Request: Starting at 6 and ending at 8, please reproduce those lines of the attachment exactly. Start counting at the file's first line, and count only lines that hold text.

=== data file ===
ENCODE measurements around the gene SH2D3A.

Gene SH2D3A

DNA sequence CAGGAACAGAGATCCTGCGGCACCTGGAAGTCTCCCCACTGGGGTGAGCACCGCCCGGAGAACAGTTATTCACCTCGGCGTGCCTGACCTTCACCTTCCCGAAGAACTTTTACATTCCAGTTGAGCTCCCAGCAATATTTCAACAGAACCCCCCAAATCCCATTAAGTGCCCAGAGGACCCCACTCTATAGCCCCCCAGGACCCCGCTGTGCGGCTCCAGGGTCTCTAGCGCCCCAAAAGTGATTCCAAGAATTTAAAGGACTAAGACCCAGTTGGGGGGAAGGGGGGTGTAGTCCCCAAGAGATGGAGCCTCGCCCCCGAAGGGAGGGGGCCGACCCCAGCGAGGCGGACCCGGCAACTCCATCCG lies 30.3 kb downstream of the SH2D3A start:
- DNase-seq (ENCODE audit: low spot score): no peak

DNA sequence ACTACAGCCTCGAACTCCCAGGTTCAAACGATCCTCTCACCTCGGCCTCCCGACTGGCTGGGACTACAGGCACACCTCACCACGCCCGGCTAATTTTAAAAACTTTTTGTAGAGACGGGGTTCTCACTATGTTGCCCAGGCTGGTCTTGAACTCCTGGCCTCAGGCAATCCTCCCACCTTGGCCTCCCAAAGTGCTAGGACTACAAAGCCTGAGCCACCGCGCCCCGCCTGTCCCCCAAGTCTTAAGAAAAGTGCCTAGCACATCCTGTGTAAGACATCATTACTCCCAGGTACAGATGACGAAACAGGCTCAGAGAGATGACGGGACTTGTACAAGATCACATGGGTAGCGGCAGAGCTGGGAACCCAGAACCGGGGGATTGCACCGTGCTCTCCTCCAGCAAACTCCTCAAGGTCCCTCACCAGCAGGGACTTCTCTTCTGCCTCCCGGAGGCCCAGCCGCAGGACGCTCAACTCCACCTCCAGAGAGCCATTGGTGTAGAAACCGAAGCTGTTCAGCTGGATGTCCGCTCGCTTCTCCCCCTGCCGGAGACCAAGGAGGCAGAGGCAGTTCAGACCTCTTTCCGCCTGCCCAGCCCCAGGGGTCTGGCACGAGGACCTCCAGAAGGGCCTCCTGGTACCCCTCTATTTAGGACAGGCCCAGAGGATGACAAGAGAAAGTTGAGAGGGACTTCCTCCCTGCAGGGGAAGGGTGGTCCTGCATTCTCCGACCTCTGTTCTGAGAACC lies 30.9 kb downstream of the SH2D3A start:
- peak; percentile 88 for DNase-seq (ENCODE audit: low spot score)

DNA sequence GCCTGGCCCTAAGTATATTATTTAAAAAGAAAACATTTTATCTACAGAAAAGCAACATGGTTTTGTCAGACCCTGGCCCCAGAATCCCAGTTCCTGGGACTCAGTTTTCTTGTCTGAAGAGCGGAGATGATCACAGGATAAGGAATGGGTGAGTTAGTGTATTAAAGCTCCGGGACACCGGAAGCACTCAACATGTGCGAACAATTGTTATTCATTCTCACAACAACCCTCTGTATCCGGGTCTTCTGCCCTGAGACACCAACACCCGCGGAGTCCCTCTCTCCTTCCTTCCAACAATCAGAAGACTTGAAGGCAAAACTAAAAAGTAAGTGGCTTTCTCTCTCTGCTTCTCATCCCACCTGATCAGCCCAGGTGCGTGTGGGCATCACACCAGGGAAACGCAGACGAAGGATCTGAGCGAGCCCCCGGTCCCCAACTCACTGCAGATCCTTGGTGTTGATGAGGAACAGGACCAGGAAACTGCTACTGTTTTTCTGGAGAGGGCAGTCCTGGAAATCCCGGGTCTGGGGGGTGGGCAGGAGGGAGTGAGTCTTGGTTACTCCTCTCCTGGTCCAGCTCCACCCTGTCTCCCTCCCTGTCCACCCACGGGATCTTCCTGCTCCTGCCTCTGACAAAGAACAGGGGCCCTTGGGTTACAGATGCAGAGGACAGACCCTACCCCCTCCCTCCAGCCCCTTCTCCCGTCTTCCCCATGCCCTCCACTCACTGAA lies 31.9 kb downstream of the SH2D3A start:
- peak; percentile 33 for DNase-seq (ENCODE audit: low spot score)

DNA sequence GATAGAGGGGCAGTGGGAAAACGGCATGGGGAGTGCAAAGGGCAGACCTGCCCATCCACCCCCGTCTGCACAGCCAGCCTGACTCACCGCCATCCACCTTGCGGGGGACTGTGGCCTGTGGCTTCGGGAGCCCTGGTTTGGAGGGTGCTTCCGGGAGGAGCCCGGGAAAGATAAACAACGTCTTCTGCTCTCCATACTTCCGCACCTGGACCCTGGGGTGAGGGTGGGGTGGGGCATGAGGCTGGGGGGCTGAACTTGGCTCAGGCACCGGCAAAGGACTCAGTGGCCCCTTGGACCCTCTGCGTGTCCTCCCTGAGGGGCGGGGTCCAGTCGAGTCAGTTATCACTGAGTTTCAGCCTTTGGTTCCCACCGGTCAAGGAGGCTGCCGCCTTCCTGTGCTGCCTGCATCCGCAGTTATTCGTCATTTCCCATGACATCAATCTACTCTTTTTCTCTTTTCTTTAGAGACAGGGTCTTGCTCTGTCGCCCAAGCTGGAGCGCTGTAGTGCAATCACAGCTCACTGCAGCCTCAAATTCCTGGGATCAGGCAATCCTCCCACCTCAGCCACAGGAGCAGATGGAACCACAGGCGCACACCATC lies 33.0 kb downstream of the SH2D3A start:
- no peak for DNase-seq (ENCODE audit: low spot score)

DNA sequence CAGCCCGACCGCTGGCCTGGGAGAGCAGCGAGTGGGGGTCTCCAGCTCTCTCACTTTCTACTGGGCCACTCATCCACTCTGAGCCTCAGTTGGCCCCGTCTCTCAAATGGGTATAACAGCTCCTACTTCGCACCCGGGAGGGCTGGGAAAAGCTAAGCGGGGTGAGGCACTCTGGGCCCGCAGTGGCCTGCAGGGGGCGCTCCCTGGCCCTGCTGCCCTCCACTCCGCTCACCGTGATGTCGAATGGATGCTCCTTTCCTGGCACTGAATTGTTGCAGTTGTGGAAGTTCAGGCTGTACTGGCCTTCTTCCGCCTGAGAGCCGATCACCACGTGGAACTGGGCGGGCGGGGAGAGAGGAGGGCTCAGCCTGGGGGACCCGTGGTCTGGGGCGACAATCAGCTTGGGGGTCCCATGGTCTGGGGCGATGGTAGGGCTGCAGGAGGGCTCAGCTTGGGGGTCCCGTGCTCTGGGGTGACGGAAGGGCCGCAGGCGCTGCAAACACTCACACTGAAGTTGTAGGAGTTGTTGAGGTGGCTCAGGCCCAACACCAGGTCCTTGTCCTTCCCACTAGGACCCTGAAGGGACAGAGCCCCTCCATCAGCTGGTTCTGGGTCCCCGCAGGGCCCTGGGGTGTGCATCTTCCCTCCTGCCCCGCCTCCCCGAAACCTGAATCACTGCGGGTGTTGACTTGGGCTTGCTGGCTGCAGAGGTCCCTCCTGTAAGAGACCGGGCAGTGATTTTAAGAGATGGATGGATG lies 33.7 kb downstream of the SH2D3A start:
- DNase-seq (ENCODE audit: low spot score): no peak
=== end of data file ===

- peak; percentile 88 for DNase-seq (ENCODE audit: low spot score)

DNA sequence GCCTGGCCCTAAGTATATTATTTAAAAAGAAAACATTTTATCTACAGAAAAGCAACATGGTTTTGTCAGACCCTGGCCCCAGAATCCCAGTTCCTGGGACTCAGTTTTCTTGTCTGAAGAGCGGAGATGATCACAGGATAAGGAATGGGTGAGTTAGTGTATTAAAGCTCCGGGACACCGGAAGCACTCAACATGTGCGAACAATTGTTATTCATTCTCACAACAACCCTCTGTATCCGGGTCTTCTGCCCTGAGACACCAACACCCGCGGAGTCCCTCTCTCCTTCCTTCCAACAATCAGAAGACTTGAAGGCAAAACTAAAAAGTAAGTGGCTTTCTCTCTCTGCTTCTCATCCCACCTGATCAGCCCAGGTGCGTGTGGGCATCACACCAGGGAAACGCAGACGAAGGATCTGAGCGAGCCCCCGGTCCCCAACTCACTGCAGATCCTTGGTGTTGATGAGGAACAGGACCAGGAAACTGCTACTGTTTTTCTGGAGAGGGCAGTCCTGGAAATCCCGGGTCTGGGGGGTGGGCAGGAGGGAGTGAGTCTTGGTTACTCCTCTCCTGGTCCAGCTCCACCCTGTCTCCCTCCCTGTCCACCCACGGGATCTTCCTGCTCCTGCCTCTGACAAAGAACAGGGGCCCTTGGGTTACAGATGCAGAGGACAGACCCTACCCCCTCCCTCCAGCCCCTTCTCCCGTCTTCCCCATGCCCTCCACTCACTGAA lies 31.9 kb downstream of the SH2D3A start:
- peak; percentile 33 for DNase-seq (ENCODE audit: low spot score)